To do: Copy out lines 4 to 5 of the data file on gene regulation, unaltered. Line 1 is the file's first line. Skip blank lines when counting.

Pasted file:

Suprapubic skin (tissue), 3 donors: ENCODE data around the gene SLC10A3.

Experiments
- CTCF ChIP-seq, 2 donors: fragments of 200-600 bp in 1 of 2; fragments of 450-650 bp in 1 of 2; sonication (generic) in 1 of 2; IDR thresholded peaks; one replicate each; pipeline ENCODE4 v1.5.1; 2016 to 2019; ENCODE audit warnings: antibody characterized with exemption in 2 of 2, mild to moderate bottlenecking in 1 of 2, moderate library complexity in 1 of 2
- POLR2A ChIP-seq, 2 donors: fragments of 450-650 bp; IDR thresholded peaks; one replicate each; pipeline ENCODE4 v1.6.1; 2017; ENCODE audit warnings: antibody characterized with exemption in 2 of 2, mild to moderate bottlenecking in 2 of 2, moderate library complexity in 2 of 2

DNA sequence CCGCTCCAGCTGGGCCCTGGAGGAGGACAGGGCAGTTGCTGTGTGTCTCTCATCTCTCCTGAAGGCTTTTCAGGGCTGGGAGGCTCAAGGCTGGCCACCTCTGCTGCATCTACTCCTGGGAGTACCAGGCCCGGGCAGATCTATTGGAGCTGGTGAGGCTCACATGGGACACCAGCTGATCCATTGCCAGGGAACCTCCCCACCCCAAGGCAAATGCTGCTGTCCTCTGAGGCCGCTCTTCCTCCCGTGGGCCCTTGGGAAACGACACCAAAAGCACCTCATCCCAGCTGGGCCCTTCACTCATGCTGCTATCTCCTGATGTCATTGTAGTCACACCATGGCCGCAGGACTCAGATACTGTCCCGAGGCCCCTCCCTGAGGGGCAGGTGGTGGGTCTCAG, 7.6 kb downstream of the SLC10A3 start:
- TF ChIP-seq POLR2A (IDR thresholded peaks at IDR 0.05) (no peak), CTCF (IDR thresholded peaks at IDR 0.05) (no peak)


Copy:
- POLR2A ChIP-seq, 2 donors: fragments of 450-650 bp; IDR thresholded peaks; one replicate each; pipeline ENCODE4 v1.6.1; 2017; ENCODE audit warnings: antibody characterized with exemption in 2 of 2, mild to moderate bottlenecking in 2 of 2, moderate library complexity in 2 of 2

DNA sequence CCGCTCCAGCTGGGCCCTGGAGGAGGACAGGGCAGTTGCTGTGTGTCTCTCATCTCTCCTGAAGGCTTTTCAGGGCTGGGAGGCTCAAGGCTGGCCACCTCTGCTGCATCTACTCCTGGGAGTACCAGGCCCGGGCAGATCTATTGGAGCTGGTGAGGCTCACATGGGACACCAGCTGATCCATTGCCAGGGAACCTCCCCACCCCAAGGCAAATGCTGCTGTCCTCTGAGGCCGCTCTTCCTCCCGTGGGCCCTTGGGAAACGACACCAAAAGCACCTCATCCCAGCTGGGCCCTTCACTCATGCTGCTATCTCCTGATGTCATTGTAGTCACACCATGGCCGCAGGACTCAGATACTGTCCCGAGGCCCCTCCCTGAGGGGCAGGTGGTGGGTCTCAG, 7.6 kb downstream of the SLC10A3 start: